Soil pollution occurs when pollutants, such as pesticides and industrial waste, degrade the quality of soil, impacting plant growth and food safety. Noise pollution, caused by excessive noise from various sources, can lead to stress and hearing loss. Light pollution disrupts natural ecosystems and affects wildlife behavior. To address pollution, individuals must adopt sustainable practices, industries must implement cleaner technologies, and governments must enforce stringent environmental regulations.

Essay on Pollution in 200 Words

Pollution is a global challenge that poses a threat to the health of our planet and its inhabitants. It manifests in various forms, including air, water, soil, noise, and light pollution. The consequences of pollution are far-reaching, affecting ecosystems, biodiversity, and human well-being. Industrial activities, urbanization, and improper waste management contribute significantly to pollution.

Air pollution, caused by the release of pollutants into the atmosphere, leads to respiratory diseases, climate change, and environmental degradation. Water pollution results from the discharge of chemicals, sewage, and industrial waste into rivers, lakes, and oceans, harming aquatic life and contaminating drinking water sources. Soil pollution occurs when pollutants like pesticides and heavy metals degrade the quality of soil, affecting plant growth and food safety.

Noise pollution, generated by traffic, industrial machinery, and other human activities, can have adverse effects on human health, causing stress, sleep disturbances, and hearing loss. Light pollution, caused by excessive artificial light in urban areas, disrupts natural ecosystems and interferes with the behavior of nocturnal animals.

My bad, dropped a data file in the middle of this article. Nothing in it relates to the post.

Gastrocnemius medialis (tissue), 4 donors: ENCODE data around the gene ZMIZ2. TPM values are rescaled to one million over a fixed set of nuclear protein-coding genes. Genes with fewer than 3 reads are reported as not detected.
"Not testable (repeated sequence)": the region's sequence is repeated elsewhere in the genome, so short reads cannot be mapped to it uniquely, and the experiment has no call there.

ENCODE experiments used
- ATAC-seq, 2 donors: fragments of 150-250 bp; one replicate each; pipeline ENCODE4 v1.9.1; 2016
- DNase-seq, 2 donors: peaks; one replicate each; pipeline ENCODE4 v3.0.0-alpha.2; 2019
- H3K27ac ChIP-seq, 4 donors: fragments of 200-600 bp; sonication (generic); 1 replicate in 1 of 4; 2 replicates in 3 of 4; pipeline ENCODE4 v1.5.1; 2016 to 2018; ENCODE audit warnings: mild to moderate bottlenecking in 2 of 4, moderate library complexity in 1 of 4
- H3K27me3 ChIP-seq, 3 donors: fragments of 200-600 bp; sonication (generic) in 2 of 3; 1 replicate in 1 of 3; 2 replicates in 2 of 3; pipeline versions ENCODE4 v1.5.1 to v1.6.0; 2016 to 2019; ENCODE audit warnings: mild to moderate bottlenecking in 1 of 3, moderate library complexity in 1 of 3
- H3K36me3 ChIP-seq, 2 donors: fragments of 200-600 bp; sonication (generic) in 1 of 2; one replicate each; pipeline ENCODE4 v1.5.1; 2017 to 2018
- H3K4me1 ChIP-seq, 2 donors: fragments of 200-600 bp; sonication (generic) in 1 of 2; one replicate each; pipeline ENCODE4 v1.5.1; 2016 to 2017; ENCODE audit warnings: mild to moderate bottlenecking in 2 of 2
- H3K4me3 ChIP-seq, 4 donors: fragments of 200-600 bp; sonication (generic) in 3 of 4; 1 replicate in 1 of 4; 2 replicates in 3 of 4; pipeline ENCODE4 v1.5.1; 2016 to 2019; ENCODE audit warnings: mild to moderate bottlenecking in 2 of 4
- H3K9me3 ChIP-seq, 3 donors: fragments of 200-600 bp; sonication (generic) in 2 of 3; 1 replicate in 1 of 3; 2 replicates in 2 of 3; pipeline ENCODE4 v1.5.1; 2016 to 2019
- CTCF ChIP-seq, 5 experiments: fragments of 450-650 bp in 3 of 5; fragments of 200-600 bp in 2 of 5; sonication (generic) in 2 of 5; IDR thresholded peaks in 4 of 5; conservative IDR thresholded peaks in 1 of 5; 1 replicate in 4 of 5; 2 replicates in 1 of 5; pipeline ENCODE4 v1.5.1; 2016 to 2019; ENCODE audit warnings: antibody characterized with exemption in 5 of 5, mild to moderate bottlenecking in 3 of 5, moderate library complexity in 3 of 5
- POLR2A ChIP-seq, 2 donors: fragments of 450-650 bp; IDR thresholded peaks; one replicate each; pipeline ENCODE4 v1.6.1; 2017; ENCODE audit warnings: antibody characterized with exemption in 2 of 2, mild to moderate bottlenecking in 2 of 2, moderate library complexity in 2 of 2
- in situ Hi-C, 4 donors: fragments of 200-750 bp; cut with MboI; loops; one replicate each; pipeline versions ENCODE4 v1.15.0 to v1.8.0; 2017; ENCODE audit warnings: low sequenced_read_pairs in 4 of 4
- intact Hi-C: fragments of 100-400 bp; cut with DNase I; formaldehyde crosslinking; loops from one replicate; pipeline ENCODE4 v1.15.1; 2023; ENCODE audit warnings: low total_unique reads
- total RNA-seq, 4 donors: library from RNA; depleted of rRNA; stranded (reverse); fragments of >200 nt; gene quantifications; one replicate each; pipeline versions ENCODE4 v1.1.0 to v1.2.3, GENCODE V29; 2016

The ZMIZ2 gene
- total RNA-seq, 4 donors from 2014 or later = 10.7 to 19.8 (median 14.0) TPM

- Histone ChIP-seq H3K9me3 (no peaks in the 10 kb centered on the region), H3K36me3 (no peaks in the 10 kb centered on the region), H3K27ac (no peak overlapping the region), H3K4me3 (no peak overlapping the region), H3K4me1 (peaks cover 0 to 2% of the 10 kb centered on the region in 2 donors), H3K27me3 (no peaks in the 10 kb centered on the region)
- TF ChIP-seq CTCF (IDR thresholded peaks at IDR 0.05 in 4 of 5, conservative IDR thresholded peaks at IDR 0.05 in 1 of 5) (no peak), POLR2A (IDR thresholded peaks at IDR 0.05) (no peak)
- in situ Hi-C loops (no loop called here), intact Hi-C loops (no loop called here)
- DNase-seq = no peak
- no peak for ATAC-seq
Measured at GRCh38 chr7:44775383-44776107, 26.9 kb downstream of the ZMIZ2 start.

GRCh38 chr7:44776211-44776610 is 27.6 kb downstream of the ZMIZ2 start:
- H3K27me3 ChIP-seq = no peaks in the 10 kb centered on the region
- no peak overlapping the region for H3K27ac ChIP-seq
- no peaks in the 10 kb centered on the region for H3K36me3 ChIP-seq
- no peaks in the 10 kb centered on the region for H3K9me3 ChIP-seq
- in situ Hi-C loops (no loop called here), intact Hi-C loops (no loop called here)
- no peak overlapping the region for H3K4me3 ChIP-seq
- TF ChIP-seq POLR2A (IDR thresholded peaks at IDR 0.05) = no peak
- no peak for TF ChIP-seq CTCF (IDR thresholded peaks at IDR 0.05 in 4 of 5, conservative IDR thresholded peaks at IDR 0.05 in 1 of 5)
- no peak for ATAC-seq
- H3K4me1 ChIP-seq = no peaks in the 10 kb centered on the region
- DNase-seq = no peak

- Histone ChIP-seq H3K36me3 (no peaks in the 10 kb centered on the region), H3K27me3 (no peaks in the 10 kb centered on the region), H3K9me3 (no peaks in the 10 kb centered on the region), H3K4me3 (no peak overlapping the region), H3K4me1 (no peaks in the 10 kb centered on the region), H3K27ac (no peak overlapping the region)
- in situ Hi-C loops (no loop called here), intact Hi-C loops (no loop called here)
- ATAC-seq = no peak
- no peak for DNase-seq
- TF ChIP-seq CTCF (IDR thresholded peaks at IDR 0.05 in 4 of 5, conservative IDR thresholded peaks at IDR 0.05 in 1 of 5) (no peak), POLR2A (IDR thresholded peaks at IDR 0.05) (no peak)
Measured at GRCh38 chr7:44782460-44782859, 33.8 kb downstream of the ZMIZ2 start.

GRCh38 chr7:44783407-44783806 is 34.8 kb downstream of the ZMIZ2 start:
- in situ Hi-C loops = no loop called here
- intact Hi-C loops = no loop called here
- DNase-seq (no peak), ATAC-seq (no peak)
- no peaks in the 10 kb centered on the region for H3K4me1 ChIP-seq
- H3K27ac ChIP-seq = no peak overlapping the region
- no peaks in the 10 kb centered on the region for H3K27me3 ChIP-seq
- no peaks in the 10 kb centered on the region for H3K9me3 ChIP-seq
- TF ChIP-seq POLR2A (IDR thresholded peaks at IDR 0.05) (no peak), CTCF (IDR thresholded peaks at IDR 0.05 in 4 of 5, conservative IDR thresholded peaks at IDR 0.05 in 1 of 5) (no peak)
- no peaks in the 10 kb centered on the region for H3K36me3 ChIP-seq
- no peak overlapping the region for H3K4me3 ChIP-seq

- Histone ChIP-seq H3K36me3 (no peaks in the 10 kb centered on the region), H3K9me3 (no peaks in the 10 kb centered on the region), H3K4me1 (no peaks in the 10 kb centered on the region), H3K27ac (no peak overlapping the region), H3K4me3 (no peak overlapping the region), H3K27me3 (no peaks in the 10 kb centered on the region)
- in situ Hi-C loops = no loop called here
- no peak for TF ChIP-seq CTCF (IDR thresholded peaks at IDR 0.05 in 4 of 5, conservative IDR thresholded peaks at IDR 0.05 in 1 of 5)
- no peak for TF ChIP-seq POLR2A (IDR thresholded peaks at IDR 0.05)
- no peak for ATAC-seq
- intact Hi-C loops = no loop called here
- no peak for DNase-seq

Addressing pollution requires collective efforts at individual, community, and governmental levels. Individuals can contribute by adopting eco-friendly practices, reducing waste, and using sustainable modes of transportation. Industries must invest in cleaner technologies and adhere to strict environmental standards. 

Long Essay on Pollution 

Pollution is a complex and multifaceted environmental issue that poses a significant threat to the sustainability of our planet. It is the introduction of contaminants into the natural environment, resulting in adverse changes that affect ecosystems, biodiversity, and human health. Pollution can take various forms, including air pollution, water pollution, soil pollution, noise pollution, and light pollution, each with its unique set of challenges and consequences.

Sources of Pollution

The sources of pollution are diverse and often interconnected. Industrial activities, urbanization, transportation, agriculture, and improper waste management contribute significantly to the release of pollutants into the environment. Industrial processes emit a variety of pollutants, including greenhouse gases, particulate matter, and toxic chemicals, which can have detrimental effects on air quality and contribute to climate change.